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Federal judge blocks AZ law that 'disenfranchised' Native voters; government shutdown could cost U.S. travel economy about $1 Billion per week; WA group brings 'Alternatives to Violence' to secondary students.

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Senator Robert Menendez offers explanations on the money found in his home, non-partisan groups urge Congress to avert a government shutdown and a Nevada organization works to build Latino political engagement.

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An Indigenous project in South Dakota seeks to protect tribal data sovereignty, advocates in North Carolina are pushing back against attacks on public schools, and Arkansas wants the hungriest to have access to more fruits and veggies.

Critics: Nuclear Not Needed in Snake River Replacement Plan

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Wednesday, March 24, 2021   

BOISE, Idaho -- Nuclear energy could be part of the mix to replace power from four lower Snake River dams if they're removed.

Rep. Mike Simpson, R-Idaho, has an extensive plan, which calls for removing the four dams to aid the ailing salmon populations of the Northwest.

Small, modular reactors to produce nuclear energy could play a role in replacing their hydropower.

Ian Cotten, energy program manager for the Snake River Alliance, said the proposal also touches on increasing renewable energy, transmission capacity and energy efficiency.

"Those are all things that really excite us, at the prospect of those becoming a bigger piece of our Northwest's energy infrastructure," Cotten remarked. "But as far as the role of small modular reactors goes with this plan, it really feels like, to us, it's a piece that doesn't quite fit with the rest of the puzzle."

The $33 billion plan includes $10 billion for energy replacement once the dams are removed.

Some environmental groups say nuclear power needs to be part of the energy makeup in order to decarbonize the economy in the coming decades.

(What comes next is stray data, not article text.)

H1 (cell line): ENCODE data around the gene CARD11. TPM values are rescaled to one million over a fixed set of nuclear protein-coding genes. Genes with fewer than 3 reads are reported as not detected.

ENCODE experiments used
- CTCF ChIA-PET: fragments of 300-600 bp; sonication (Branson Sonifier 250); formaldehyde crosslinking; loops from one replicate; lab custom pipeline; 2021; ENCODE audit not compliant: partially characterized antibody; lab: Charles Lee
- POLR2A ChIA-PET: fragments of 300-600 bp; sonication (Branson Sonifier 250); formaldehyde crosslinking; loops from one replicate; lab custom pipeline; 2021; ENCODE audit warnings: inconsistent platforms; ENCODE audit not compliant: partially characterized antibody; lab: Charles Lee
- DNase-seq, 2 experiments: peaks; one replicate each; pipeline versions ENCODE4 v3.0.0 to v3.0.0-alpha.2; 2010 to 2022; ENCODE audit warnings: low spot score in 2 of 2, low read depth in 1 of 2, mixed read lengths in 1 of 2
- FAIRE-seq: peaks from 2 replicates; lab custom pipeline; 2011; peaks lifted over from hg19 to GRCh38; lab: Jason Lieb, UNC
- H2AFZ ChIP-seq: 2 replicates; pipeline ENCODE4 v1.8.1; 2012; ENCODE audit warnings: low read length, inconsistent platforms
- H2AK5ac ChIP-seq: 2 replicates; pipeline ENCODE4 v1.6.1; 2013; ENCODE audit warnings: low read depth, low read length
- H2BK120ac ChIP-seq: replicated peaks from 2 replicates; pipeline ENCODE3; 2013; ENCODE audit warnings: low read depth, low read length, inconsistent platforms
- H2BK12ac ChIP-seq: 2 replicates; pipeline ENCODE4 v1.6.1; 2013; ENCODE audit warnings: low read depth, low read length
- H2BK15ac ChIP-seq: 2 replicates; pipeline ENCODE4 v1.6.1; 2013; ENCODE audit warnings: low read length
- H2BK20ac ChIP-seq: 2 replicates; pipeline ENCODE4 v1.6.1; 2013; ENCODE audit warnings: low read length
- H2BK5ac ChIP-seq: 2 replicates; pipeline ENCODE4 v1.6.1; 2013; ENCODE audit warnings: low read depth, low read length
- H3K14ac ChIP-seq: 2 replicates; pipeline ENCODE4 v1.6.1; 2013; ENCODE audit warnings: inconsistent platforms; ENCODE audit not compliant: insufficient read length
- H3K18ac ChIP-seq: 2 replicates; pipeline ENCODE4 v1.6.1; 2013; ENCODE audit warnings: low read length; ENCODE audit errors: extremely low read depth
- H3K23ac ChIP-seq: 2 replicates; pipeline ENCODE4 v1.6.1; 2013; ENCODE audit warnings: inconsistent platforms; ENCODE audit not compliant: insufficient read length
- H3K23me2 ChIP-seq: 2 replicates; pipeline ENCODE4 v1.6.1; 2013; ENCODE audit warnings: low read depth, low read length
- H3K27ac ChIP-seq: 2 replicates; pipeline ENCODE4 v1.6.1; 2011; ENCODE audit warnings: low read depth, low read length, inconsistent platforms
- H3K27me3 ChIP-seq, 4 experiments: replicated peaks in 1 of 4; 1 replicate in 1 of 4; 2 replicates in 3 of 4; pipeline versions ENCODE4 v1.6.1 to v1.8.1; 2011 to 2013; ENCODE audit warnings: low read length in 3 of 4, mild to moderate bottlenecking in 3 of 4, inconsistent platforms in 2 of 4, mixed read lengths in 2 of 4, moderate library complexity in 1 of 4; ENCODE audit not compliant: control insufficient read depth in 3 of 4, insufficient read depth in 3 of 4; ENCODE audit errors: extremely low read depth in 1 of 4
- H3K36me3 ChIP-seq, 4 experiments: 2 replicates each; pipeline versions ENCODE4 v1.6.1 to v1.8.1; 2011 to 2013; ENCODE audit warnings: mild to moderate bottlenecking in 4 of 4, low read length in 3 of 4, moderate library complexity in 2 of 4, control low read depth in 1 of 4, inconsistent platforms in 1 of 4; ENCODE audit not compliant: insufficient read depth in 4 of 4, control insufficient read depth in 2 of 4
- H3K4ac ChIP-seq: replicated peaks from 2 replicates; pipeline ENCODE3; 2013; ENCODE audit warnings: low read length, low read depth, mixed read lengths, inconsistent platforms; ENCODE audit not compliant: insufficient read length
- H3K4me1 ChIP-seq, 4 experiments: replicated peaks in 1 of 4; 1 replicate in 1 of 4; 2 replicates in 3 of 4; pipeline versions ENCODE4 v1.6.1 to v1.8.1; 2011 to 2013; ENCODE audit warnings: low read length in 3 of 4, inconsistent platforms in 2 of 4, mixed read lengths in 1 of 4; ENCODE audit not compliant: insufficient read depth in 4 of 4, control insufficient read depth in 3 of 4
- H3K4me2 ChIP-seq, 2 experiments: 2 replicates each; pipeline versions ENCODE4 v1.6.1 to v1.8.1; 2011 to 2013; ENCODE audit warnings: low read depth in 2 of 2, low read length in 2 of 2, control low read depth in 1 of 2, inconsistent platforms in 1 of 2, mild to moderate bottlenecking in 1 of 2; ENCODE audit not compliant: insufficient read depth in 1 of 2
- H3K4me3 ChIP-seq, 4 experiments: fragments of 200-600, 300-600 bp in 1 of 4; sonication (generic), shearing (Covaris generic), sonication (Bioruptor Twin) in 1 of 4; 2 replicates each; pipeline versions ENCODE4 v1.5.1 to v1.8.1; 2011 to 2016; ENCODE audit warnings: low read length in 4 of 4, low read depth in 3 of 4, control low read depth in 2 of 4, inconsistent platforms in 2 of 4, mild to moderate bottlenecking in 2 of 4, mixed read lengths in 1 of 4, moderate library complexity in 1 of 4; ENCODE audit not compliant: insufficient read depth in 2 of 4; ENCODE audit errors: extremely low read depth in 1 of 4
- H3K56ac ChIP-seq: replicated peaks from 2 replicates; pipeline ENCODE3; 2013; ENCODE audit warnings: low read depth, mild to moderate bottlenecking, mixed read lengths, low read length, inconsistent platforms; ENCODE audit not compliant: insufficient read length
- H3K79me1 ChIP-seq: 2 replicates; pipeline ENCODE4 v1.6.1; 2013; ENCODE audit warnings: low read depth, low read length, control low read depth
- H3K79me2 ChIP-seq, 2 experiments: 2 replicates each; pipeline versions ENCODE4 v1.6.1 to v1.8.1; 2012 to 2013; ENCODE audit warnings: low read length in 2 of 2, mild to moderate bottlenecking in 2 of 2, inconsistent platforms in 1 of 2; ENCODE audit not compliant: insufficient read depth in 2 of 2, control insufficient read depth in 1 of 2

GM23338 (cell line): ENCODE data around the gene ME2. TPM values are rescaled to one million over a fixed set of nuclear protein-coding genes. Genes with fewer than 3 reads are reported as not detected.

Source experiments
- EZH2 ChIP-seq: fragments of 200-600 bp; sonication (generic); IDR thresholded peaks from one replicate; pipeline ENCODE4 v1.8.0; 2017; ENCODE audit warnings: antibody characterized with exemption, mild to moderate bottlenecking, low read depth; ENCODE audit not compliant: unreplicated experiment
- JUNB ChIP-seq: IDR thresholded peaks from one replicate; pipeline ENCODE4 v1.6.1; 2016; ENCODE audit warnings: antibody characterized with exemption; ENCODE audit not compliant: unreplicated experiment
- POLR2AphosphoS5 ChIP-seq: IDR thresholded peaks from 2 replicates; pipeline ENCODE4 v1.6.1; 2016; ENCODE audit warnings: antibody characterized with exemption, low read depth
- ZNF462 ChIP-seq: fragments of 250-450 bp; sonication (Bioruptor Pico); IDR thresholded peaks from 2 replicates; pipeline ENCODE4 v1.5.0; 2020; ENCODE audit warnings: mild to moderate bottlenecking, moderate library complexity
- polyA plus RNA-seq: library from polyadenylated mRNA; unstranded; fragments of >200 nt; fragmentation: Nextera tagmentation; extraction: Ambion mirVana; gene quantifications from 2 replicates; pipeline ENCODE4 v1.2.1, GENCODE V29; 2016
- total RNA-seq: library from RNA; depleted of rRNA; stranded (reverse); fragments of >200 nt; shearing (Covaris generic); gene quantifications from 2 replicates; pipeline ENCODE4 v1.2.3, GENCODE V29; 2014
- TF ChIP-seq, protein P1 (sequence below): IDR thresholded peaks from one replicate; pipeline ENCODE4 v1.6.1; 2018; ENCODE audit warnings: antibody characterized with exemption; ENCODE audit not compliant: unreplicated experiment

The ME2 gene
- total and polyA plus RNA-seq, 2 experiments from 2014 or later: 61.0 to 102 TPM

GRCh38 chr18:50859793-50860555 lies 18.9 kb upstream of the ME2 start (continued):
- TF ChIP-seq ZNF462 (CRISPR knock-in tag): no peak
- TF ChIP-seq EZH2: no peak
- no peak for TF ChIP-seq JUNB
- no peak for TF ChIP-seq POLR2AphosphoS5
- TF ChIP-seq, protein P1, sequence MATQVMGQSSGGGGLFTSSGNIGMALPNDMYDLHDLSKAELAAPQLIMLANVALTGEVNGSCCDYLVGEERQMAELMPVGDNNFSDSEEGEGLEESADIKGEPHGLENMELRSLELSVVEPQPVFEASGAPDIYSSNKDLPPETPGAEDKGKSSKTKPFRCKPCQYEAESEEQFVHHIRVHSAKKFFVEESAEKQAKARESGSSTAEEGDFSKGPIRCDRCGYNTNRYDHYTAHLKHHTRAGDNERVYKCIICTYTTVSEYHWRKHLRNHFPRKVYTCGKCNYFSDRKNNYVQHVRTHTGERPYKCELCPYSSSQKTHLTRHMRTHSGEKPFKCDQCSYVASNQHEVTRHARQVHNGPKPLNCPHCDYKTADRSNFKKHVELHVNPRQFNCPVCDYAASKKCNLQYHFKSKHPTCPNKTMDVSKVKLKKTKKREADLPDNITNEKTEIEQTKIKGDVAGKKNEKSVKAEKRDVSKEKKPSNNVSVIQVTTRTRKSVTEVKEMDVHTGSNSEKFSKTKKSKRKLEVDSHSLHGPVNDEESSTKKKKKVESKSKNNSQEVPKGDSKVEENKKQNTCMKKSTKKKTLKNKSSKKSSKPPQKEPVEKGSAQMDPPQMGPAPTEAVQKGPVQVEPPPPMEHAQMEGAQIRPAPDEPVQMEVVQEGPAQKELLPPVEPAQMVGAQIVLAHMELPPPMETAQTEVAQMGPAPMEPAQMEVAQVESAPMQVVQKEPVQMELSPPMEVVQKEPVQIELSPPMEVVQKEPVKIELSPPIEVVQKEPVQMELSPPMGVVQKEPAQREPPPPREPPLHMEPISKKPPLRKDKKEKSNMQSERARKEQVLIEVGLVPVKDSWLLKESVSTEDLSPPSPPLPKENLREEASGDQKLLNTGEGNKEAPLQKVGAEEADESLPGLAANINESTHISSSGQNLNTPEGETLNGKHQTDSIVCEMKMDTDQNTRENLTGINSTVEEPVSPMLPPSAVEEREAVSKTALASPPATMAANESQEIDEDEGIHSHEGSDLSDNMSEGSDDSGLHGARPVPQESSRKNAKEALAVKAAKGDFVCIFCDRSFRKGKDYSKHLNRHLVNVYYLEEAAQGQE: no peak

Don Safer, co-chair of the Sierra Club Nuclear Free Campaign, said energy isn't the only product of the industry; it also produces radioactive waste.

"There's just this debit to the future that we're creating this material that we don't really know how to dispose of," Safer contended. "And the problems will become more and more pronounced as we go forward."

Simpson's Northwest infrastructure plan would modernize the region's energy sector, bringing more renewables online.

Safer noted the small modular-reactor design proposed for nuclear projects is still unproven technology, meaning the return on investment may not be as much as people assume.

"The small modular reactors are just not a good choice, especially in the West where you have plenty of solar, you have plenty of wind, and the money would be better spent developing better, cost-effective storage technology, which is coming," Safer asserted.

Simpson's plan could be included in a massive infrastructure package the Biden administration is putting together.

Disclosure: Snake River Alliance contributes to our fund for reporting on Climate Change/Air Quality, Energy Policy, Environment, and Nuclear Waste. If you would like to help support news in the public interest, click here.


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